Time for specialisation?

If you cast your mind back a few years you’d remember whole batches of small IT start-ups developing and marketing bunches of IT-based tools and diagnostics utilities. Looking back now some of these seem a little silly – a utility to compress data or defrag your system, another to help undelete files, others to search for files across your hard drives. Now, of course, pretty much all of these have been swallowed up into Windows. The lucky companies got bought out. Others just went under.

The PC market is certainly big enough to support many, many companies of different shapes and sizes. It’s sad to think, then, that so many of these pioneers have fallen by the wayside (although replaced, naturally, by newer outfits). If Microsoft hadn’t liked their products so much and hadn’t either made them an offer they couldn’t refuse, or integrated their ideas into the continuing evolvement of Windows, then quite possibly many more would still be around today. It would make for a healthier environment, I’m sure.

Now we hear that Apple may be under pressure (again) from the Seattle giant. Picture it. A couple of decades or so ago you develop a home computer, and the operating system, only for someone else to come in and steal your thunder (I won’t go into any of the legal issues or court cases here). So, after a period of great uncertainty you decide to move into a new area – portable music devices – and make a huge success of that. Then what happens? Another giant – the same one as before, as a matter of fact – comes in and announces that they will also be entering the market.

Dubbed the “iPod killer” by some, Microsoft’s ‘Zune‘ portable media player will certainly be one to watch. But why does a company with the biggest pile of money ever assembled need to go and enter another market like this? Isn’t the PC market enough to be getting on with?

Competition may be healthy, sure. Survival of the fittest, sure. But let’s be careful how we go forward. I, for one, would rather see companies specialise and stick to what they do best. And leave the others to do the same.

Battle at the bottom of the pyramid

You can imagine the headlines.

“Western giants battle over the hearts, minds (and ultimately the wallets?) of Africa’s rural poor”

I’m talking about the battle going on right under our noses between MIT and Microsoft, or Nicholas Negroponte and Bill Gates, or the $100 laptop and a Windows/mobile device (as yet unnamed since it’s not even in existence). Or all three if you like.

For those of you who might not know, the $100 laptop is a product of One Laptop per Child (OLPC), a non-profit association dedicated to researching and developing a laptop to revolutionise ICT access for the ‘rural poor’ in developing countries. The idea was announced by Nicholas Negroponte at the World Economic Forum in January 2005.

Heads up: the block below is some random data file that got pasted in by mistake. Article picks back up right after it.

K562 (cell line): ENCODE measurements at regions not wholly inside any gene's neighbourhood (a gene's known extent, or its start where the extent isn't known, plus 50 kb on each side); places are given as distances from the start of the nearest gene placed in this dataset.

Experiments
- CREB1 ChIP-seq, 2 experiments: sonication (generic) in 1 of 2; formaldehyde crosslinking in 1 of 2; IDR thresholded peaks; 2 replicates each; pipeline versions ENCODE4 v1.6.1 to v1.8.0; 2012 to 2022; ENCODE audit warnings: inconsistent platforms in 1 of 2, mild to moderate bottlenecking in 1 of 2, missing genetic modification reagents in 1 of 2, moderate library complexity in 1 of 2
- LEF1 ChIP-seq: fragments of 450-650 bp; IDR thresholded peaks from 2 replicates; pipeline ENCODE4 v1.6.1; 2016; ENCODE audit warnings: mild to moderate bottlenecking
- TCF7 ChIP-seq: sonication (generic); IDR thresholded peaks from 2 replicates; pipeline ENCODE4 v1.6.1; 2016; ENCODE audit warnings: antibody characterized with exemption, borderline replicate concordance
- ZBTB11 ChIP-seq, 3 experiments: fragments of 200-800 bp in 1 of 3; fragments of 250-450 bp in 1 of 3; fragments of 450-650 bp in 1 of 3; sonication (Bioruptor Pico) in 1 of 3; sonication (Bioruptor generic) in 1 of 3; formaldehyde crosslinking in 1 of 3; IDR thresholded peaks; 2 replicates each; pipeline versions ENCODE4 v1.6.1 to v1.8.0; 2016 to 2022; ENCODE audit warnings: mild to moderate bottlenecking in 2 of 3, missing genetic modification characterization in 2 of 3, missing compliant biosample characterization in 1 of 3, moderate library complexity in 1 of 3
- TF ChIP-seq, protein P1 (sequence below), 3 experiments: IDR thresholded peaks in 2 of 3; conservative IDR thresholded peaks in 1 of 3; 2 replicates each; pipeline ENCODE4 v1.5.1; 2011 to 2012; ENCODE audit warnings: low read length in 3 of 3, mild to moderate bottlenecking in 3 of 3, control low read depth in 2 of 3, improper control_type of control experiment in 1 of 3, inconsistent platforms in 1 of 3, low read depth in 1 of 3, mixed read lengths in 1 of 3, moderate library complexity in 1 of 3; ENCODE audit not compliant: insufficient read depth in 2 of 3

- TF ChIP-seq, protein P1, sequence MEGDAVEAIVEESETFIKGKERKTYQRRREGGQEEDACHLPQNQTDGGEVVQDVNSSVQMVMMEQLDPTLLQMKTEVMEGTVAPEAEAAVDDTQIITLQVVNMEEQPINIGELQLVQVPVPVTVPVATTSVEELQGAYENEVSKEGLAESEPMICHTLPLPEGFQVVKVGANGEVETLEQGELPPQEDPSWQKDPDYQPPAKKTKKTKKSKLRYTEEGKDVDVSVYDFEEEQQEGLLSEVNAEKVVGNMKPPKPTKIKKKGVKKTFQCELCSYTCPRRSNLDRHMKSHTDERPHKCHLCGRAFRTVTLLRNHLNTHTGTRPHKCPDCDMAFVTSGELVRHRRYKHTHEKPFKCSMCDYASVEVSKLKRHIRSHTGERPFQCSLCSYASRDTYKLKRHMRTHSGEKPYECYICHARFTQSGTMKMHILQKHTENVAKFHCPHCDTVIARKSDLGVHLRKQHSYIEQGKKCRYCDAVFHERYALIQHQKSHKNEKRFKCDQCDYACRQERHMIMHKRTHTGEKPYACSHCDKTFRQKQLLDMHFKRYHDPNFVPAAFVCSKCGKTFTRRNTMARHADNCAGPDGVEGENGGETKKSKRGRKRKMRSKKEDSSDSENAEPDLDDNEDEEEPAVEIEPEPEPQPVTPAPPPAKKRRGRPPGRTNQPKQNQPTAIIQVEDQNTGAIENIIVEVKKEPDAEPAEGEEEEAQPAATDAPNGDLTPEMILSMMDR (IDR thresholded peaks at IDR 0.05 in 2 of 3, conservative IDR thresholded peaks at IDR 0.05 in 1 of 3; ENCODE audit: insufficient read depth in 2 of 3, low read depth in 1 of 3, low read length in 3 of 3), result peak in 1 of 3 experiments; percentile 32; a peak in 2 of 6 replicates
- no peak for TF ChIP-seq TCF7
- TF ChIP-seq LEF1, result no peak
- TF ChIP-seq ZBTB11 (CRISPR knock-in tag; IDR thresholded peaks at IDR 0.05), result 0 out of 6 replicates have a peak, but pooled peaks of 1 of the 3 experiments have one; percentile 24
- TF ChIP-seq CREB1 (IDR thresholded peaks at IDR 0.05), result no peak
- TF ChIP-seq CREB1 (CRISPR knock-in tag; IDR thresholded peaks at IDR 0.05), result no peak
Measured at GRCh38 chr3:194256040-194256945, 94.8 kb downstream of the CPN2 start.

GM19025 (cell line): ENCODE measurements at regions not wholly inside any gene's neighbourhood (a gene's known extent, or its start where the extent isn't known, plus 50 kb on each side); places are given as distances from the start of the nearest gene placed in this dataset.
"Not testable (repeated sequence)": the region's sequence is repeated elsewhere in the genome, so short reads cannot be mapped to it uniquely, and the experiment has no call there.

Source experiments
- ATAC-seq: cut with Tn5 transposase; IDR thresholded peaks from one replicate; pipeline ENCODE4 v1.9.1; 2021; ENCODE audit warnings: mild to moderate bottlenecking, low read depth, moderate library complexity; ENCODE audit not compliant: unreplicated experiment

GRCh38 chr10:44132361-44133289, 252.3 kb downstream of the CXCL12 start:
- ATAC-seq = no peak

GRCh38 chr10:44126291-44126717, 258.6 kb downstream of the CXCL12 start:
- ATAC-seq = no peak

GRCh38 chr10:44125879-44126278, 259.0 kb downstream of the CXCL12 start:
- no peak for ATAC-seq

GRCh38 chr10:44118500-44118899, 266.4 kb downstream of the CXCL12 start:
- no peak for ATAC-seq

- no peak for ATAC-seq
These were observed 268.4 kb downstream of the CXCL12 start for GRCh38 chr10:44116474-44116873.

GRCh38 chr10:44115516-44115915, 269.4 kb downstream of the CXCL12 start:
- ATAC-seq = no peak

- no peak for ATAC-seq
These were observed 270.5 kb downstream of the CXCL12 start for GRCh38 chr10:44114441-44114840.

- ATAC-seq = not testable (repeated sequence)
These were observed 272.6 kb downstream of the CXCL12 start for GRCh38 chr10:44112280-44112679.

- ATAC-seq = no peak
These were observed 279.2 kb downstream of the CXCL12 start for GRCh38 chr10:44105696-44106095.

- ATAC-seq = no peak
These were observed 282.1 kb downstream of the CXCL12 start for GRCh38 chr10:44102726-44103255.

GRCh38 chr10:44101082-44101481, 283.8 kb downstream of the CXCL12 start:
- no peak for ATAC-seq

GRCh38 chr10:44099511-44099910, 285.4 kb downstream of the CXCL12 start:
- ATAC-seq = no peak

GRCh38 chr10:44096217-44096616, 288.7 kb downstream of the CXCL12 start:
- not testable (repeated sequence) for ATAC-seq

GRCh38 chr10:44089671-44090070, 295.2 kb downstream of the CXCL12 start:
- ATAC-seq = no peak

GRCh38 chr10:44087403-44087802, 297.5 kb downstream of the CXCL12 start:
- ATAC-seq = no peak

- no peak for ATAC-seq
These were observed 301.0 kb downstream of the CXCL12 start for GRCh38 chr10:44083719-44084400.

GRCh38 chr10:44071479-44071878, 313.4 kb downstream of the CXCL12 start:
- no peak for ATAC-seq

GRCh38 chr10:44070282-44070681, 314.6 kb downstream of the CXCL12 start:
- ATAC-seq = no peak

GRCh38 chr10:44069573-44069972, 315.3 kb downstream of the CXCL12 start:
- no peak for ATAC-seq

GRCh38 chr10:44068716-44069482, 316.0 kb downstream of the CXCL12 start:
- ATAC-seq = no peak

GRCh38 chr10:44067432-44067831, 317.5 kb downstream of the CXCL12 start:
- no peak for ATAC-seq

The laptop itself is a rather bright little green thing, its most striking feature being a crank handle which gives it the power it needs to run. As is traditional in such cases, the idea has caused jubilation and alarm in equal measure, not least from Bill Gates himself who, not surprisingly perhaps, is a little miffed that the laptop designers have opted to use open source software, shunning his beloved Windows operating system. Maybe for this reason alone Mr. Gates has gone on the warpath, slamming the $100 laptop and claiming that some Windows-powered mobile device plugged into a keyboard and TV is the answer. All very interesting stuff, even if it doesn’t exist yet (or does it?!).

All of this strikes me as yet another example of top-down interventionism. Are these projects (or visions in Bill’s case) needs-driven, or big business agenda-driven? And whose needs? If it’s the ‘rural poor’ then are their needs real or perceived? Who’s representing the ‘rural poor’ in all of this? What do they think (not that they can all collectively respond, naturally)? I imagine it’s like being in a hospital bed with two doctors standing over you arguing about how you’re feeling and what’s best for you. As the patient, surely you have some say? In a similar way, the ‘rural poor’ should not be treated as passive recipients of whichever ICT becomes dominant, based on battles of ideas, money and ideologies far, far away. Is it really for us to say what they really need?

“African women who do most of the work in the countryside don’t have time to sit with their children and research what crops they should be planting. What is needed is clean water and real schools”. How many would agree with that?

Don’t get me wrong – I’m not particularly for or against initiatives like the $100 laptop. It’s just the process that I’m having a little difficulty with.